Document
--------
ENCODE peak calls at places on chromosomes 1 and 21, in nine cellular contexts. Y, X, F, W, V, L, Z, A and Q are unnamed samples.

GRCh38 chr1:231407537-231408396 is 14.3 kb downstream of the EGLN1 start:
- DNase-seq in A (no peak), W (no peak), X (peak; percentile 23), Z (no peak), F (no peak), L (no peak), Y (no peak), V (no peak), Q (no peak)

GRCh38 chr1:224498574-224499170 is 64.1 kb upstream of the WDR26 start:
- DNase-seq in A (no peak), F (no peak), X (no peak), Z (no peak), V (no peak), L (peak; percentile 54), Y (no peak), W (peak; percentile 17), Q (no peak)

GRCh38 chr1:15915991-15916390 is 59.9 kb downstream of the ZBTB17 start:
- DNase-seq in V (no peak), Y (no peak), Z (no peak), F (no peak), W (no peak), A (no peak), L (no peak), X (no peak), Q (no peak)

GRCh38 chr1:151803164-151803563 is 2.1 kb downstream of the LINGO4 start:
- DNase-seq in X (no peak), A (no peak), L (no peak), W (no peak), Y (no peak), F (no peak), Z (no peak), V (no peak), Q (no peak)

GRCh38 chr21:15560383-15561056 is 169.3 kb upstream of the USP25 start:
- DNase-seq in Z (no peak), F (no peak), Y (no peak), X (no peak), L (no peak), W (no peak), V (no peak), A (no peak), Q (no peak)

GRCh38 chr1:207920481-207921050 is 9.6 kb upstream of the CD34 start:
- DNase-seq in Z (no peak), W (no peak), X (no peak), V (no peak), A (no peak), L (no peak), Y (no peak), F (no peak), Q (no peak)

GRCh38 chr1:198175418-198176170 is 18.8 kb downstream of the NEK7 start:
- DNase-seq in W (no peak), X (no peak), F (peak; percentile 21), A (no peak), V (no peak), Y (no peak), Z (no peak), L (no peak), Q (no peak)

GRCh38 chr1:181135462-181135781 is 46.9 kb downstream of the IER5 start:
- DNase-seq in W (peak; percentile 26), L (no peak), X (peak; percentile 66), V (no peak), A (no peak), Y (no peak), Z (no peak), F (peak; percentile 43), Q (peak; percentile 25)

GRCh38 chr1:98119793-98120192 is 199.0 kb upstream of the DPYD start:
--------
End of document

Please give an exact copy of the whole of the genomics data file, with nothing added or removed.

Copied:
ENCODE peak calls at places on chromosomes 1 and 21, in nine cellular contexts. Y, X, F, W, V, L, Z, A and Q are unnamed samples.

GRCh38 chr1:231407537-231408396 is 14.3 kb downstream of the EGLN1 start:
- DNase-seq in A (no peak), W (no peak), X (peak; percentile 23), Z (no peak), F (no peak), L (no peak), Y (no peak), V (no peak), Q (no peak)

GRCh38 chr1:224498574-224499170 is 64.1 kb upstream of the WDR26 start:
- DNase-seq in A (no peak), F (no peak), X (no peak), Z (no peak), V (no peak), L (peak; percentile 54), Y (no peak), W (peak; percentile 17), Q (no peak)

GRCh38 chr1:15915991-15916390 is 59.9 kb downstream of the ZBTB17 start:
- DNase-seq in V (no peak), Y (no peak), Z (no peak), F (no peak), W (no peak), A (no peak), L (no peak), X (no peak), Q (no peak)

GRCh38 chr1:151803164-151803563 is 2.1 kb downstream of the LINGO4 start:
- DNase-seq in X (no peak), A (no peak), L (no peak), W (no peak), Y (no peak), F (no peak), Z (no peak), V (no peak), Q (no peak)

GRCh38 chr21:15560383-15561056 is 169.3 kb upstream of the USP25 start:
- DNase-seq in Z (no peak), F (no peak), Y (no peak), X (no peak), L (no peak), W (no peak), V (no peak), A (no peak), Q (no peak)

GRCh38 chr1:207920481-207921050 is 9.6 kb upstream of the CD34 start:
- DNase-seq in Z (no peak), W (no peak), X (no peak), V (no peak), A (no peak), L (no peak), Y (no peak), F (no peak), Q (no peak)

GRCh38 chr1:198175418-198176170 is 18.8 kb downstream of the NEK7 start:
- DNase-seq in W (no peak), X (no peak), F (peak; percentile 21), A (no peak), V (no peak), Y (no peak), Z (no peak), L (no peak), Q (no peak)

GRCh38 chr1:181135462-181135781 is 46.9 kb downstream of the IER5 start:
- DNase-seq in W (peak; percentile 26), L (no peak), X (peak; percentile 66), V (no peak), A (no peak), Y (no peak), Z (no peak), F (peak; percentile 43), Q (peak; percentile 25)

GRCh38 chr1:98119793-98120192 is 199.0 kb upstream of the DPYD start: